What becomes of nitrogen in your orchard?Research & Extension
Researchers are using nitrogen-tracing technology to help improve apple fruit quality and optimise nitrogen use efficiency by investigating the fate of nitrogen derived from fertiliser over two seasons.
Applying nitrogen fertiliser is a high input cost in apple production. Moreover, nitrogen is often applied at a rate higher than trees demand due to low nitrogen use efficiency and loss via leaching or conversion to nitrous oxide gas.
Application rates vary significantly depending on the site and are often determined by soil nitrogen status, an estimation of nitrogen removed by crop harvest and tree pruning, gut feel and possibly a legacy of how things have always been done. This trial aims to put certainty into understanding nitrogen use by the tree, the efficiency of nitrogen uptake and nitrogen’s fate following application.
A preliminary trial at the Tasmanian Institute of Agriculture (TIA) at the University of Tasmania using nitrogen tracing technology in apple trees grown in pots demonstrated the movement of soil-applied nitrogen within the tree over one growing season. It showed that nitrogen use efficiency was strongly influenced by the timing of application.
Our next step is to conduct a trial in a commercial orchard to reveal the fate of nitrogen within the tree-soil system under different application timings over two growing seasons. This trial will generate a data set that will underpin the Strategic Irrigation and Nitrogen Assessment Tool for Apples (SINATA) that aims to help growers manage their nitrogen and water inputs (see Strategically managing water and nitrogen, Australian Fruitgrower, Oct-Nov 2016).
The field trial
The field trial will compare the impact of three full-rate fertiliser application timings (spring, summer and 50-50 split applications) on nitrogen use efficiency and partitioning of nitrogen through the tree.
Nitrogen will be applied as calcium nitrate fertiliser at a rate of 30g actual nitrogen per tree (equivalent to 50kg N/ha). This fertiliser includes two types or ‘isotopes’ of nitrogen: the stable 15N isotope and the standard 14N isotopic calcium nitrate. This is important from a research perspective because our technology can track the presence of 15N so we can see where it goes after it has been applied to the soil.
Fertiliser will be applied through a drip-irrigation system delivering nitrogen in a similar rate and length of time as a standard fertigation system. The recovery of the 15N isotope from plant organs enables the accurate tracking of how efficient the fertiliser application has been and where the nitrogen has been partitioned within the plant.
The trial has been established at a commercial orchard located at Plenty, in the south-east horticulture region of Tasmania with a mean annual rainfall of 570mm. The apple trees are an eight-year-old Gala cultivar grafted on M26 dwarfing rootstock planted on well-drained, clay loam dermosol soil with a tree spacing of 1.5m by 4m and north-south row orientation.
The nitrogen content within the plant derived from fertiliser taken up will be determined by excavating the whole tree at dormancy in 2018 and then additional trees at commercial harvest in 2019.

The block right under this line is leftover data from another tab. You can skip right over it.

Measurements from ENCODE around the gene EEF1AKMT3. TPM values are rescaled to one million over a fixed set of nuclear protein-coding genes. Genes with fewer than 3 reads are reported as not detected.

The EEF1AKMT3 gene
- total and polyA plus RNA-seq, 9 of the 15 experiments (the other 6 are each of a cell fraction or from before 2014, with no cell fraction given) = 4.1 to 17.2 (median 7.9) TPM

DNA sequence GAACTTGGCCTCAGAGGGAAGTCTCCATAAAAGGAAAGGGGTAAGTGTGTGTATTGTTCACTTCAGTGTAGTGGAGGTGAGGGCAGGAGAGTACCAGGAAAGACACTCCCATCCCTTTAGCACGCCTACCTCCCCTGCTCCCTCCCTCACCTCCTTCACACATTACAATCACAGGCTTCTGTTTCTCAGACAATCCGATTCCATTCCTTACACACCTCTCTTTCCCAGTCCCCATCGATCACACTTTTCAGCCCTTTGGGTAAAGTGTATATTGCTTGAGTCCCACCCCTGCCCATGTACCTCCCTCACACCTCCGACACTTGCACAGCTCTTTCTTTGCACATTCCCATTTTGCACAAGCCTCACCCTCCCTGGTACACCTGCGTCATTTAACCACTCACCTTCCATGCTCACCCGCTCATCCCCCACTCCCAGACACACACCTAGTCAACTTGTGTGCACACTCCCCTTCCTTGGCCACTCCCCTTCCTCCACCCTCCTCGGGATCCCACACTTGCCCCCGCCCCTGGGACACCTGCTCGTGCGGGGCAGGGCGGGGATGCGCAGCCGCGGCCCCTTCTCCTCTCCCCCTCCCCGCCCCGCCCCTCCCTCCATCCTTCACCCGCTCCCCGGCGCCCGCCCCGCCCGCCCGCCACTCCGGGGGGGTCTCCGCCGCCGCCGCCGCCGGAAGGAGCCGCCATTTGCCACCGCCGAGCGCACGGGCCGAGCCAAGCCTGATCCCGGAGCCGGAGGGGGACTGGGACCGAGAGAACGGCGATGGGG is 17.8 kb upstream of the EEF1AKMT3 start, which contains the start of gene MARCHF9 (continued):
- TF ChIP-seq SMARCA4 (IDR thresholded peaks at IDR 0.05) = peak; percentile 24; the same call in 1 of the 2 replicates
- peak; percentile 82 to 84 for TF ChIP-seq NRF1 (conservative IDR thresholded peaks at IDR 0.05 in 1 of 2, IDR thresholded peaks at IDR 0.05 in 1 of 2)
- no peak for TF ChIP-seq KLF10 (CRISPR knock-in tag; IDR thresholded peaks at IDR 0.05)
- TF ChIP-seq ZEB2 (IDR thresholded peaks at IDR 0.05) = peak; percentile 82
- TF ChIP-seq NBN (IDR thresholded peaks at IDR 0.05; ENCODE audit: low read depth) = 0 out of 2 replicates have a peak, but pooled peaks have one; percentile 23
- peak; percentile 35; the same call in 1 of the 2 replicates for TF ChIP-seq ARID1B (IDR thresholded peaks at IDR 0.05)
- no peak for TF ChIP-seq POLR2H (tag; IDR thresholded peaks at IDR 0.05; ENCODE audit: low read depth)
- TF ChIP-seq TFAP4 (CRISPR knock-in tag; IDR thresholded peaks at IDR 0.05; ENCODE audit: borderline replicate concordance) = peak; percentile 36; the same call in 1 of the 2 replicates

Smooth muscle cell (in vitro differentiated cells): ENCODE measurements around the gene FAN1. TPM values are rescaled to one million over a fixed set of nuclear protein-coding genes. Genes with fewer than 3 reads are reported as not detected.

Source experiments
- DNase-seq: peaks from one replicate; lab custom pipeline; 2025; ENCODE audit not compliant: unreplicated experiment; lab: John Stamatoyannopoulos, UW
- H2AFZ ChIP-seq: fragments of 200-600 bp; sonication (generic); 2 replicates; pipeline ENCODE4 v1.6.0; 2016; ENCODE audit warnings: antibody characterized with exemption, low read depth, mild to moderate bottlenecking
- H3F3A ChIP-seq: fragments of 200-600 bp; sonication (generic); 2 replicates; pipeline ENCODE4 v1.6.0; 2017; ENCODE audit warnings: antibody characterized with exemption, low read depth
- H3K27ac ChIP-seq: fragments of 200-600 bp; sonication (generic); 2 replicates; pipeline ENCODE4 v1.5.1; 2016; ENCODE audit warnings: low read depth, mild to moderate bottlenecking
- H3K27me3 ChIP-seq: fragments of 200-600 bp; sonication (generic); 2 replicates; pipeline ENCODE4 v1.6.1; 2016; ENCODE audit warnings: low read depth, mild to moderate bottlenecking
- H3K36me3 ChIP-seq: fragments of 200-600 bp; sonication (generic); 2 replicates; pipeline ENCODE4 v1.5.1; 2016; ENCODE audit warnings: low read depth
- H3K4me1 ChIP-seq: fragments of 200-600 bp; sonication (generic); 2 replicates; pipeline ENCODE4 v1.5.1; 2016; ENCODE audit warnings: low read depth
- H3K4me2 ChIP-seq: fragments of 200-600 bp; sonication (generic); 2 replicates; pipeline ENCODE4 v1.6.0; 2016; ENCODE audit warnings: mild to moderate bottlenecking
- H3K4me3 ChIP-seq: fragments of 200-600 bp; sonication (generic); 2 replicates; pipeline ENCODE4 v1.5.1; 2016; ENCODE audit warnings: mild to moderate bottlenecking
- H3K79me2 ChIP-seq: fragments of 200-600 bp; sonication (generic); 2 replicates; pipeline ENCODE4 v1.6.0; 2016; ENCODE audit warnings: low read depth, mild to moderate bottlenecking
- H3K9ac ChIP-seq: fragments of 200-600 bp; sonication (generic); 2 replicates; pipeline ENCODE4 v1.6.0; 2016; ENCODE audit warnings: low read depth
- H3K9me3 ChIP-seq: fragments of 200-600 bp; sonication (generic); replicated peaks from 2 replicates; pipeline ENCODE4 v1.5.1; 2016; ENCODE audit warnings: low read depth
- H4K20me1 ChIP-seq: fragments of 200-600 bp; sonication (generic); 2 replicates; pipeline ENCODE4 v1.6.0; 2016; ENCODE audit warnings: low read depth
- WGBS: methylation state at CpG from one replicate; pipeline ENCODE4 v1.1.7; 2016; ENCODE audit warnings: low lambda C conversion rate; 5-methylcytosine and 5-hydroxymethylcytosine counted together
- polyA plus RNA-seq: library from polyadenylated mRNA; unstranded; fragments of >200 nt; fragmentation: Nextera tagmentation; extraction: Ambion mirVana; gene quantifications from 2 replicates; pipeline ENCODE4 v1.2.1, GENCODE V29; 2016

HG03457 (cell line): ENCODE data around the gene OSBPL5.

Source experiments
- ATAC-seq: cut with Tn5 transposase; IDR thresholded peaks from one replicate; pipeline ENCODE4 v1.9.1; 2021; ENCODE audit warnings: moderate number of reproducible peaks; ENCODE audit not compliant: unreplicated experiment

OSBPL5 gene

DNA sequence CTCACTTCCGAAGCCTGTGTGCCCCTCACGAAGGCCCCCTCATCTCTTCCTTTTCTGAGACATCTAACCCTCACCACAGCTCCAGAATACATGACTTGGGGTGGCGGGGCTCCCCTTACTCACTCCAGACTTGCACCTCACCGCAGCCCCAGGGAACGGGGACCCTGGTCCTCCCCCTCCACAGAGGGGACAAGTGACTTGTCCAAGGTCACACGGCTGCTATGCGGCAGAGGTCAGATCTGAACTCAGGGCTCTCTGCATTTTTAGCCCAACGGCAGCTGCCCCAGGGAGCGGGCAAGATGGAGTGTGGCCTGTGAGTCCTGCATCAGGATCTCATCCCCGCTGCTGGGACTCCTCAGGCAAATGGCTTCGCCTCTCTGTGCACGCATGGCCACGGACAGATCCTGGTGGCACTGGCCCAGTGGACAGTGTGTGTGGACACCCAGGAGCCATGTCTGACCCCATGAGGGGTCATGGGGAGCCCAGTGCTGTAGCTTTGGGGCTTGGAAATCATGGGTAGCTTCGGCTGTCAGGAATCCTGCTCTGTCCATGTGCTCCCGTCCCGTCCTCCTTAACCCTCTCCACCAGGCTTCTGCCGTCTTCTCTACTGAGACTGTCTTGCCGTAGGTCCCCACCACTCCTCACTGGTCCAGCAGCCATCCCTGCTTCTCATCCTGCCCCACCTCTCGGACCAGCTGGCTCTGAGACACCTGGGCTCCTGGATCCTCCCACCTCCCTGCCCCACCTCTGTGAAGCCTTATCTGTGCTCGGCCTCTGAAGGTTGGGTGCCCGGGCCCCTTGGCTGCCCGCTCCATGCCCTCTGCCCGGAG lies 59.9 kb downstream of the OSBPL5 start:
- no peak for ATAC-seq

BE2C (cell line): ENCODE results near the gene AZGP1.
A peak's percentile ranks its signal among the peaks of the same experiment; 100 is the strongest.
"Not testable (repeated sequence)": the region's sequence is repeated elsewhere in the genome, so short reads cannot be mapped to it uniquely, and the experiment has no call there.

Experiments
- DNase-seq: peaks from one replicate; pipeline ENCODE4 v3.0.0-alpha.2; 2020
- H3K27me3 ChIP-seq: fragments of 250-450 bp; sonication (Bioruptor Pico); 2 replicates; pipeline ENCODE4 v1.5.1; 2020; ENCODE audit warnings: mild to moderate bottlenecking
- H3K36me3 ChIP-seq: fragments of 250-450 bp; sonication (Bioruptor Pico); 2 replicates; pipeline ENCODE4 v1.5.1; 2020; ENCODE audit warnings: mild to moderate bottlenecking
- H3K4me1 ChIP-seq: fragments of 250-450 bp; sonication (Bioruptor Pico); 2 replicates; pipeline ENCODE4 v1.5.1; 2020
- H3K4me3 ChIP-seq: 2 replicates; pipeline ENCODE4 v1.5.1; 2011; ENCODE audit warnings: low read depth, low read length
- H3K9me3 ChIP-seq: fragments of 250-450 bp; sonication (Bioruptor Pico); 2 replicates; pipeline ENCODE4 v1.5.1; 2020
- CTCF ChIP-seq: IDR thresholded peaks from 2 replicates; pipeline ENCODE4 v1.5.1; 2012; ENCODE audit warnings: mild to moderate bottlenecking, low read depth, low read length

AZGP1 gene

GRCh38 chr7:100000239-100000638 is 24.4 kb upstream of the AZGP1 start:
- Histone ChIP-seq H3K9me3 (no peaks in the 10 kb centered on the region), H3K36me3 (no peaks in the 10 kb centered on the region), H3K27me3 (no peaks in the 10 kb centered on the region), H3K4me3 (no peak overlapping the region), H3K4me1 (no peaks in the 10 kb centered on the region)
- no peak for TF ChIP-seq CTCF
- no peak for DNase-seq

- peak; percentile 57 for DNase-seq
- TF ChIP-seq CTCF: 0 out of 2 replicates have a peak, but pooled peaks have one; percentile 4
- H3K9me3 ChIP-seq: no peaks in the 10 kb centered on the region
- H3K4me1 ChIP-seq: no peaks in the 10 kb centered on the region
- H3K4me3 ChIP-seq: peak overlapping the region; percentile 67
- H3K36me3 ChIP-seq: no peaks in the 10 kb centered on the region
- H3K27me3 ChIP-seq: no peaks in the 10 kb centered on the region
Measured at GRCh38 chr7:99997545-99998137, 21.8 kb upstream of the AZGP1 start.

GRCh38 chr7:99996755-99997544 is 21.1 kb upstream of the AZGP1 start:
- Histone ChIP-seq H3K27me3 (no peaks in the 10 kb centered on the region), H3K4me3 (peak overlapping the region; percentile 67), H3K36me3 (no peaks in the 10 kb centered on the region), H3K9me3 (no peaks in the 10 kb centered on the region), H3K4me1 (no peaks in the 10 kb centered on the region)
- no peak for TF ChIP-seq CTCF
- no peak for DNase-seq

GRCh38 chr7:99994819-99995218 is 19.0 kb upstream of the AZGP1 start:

Destructive harvest at dormancy will enable us to determine the fate of current season (2017-18) applied nitrogen, and a destructive harvest in 2019 will enable us to determine the nitrogen carried over for remobilisation and early-season growth in the next season (2018-19). This is important because apple trees store significant levels of nitrogen that are used for bloom and shoot growth the following season.
The nitrogen content in the soil and leached below the root zone will be quantified by soil analysis and captured using drainage lysimeters. Drainage lysimeters are essentially long PVC tubes containing a wick that mimics the soil water pressure or soil tension. Moisture exceeding that tension collects at the base of the lysimeter and can be evacuated to determine the amount of water and applied fertiliser that has leached below the roots.
Lysimeters were installed below the root zone of nine trees that will receive 15N in the trial. This information will be used in the development of the SINATA tool.
Soil and leaf samples will also be collected throughout the season at fixed intervals, while fruit will be harvested at commercial harvest to enable the team to conduct nutrient analysis and fruit quality assessment.
Using all this information we hope to develop a fertigation strategy to increase nitrogen use efficiency and optimise fruit yield and quality.
This research is part of the PIPS Orchard Productivity Program, a strategic levy investment under the Hort Innovation Apple and Pear Fund. It is funded by Hort Innovation using the apple and pear levy and funds from the Australian Government.
This research is led by TIA PhD student Bi Tan and is one of the three key research areas of the PIPS Apple fruit and tree nutrition for improving productivity project. This is a four-year collaborative research project between horticulture research scientists at the TIA and Plant and Food Research (PFR) New Zealand led by Dr Nigel Swarts.
The researchers acknowledge Reid Fruits for providing access to its orchard, with special thanks given to orchard managers Mark Salter and Nick Owens, who have provided excellent assistance in setting up the trial. The University of Tasmania provided the scholarship funding to PhD candidate Bi Tan.